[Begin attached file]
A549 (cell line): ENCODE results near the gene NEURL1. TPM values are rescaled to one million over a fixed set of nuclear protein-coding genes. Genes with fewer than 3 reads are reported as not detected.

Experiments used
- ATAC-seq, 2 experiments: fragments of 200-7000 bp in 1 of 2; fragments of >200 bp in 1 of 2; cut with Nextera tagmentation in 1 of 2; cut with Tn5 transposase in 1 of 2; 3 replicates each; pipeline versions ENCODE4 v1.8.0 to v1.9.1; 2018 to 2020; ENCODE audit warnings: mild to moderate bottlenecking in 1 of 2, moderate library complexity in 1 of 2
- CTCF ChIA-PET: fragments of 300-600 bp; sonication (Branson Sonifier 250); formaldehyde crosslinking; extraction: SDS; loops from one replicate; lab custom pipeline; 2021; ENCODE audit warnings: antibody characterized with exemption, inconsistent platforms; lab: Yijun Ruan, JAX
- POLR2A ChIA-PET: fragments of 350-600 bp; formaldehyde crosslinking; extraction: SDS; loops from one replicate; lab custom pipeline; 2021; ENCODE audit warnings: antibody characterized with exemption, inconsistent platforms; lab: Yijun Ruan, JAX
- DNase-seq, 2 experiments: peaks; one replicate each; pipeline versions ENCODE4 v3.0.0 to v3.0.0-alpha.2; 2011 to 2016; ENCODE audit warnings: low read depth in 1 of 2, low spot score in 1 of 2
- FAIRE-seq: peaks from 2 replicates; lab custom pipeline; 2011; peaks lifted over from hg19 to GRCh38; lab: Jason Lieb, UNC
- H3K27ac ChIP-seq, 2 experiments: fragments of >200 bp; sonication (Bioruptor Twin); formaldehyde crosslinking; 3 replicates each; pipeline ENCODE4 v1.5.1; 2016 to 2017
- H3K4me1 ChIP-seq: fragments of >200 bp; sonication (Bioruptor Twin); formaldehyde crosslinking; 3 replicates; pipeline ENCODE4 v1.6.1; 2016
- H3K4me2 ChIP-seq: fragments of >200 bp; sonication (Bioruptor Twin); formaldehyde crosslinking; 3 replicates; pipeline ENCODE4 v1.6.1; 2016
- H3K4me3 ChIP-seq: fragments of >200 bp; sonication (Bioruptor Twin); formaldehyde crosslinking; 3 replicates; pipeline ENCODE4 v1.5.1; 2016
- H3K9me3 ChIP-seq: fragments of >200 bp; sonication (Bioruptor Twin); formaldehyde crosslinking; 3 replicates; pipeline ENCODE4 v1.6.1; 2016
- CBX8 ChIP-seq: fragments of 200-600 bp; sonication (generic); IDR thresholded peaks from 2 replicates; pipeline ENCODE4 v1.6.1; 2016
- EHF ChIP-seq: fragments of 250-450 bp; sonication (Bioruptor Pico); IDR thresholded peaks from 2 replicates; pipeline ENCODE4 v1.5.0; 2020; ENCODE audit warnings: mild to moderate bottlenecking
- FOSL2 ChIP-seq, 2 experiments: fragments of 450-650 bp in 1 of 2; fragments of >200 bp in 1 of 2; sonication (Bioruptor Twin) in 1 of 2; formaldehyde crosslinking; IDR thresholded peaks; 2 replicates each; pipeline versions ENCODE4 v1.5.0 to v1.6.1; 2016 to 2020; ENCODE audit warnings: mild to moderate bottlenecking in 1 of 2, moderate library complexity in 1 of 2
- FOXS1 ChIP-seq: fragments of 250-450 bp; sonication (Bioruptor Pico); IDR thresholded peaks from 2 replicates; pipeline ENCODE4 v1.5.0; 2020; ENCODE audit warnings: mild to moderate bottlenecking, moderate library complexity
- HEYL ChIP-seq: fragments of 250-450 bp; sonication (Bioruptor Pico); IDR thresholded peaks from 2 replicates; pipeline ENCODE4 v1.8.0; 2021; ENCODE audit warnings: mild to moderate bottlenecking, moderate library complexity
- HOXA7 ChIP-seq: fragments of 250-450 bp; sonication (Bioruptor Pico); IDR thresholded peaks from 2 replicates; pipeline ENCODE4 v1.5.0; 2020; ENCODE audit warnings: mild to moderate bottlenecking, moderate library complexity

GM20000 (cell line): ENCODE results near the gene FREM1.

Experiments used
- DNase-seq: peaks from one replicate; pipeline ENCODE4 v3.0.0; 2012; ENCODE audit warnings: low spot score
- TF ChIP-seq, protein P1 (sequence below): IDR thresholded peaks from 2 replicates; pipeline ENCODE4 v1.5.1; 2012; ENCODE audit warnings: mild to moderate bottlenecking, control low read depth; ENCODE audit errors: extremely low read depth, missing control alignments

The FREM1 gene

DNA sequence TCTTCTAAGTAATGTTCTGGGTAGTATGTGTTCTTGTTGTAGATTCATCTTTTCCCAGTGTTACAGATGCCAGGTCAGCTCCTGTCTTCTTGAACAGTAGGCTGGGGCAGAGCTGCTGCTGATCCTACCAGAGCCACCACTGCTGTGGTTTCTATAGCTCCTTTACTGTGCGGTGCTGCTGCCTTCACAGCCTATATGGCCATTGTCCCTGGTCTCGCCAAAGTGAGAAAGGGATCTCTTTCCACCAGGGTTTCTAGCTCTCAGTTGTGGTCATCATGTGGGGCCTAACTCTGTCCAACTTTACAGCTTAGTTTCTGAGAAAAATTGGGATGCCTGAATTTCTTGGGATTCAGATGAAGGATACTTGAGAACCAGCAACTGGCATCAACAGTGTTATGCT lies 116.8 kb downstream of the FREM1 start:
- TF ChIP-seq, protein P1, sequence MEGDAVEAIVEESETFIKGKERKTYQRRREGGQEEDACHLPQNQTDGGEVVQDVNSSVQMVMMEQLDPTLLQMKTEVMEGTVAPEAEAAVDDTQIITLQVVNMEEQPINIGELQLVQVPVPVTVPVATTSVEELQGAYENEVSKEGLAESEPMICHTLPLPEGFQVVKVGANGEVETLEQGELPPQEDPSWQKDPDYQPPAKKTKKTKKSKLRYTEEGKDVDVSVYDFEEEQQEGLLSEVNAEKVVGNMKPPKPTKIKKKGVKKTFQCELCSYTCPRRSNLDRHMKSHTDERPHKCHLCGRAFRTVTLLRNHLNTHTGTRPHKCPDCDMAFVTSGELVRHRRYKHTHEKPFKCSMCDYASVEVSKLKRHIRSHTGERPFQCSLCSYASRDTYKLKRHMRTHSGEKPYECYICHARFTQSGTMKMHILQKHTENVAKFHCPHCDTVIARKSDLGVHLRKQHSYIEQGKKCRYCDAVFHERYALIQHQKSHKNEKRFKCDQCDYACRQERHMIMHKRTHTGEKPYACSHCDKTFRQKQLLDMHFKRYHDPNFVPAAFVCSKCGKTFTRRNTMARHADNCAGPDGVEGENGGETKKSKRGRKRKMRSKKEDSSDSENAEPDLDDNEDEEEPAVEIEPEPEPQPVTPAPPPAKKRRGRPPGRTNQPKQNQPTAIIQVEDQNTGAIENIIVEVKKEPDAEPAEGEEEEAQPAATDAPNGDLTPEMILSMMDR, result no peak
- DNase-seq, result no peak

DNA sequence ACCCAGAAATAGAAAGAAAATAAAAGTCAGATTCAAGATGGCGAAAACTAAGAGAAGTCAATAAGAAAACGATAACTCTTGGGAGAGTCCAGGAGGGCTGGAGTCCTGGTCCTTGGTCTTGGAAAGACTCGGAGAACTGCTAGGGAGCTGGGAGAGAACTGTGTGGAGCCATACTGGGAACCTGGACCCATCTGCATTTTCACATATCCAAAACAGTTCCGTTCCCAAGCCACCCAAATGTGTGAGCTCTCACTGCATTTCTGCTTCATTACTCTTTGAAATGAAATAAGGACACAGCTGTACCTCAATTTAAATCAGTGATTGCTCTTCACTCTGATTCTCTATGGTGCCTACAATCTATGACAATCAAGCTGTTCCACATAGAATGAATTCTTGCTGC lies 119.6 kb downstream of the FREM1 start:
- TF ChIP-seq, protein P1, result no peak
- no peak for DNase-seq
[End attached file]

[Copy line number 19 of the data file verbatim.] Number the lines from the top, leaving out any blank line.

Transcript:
GM20000 (cell line): ENCODE results near the gene FREM1.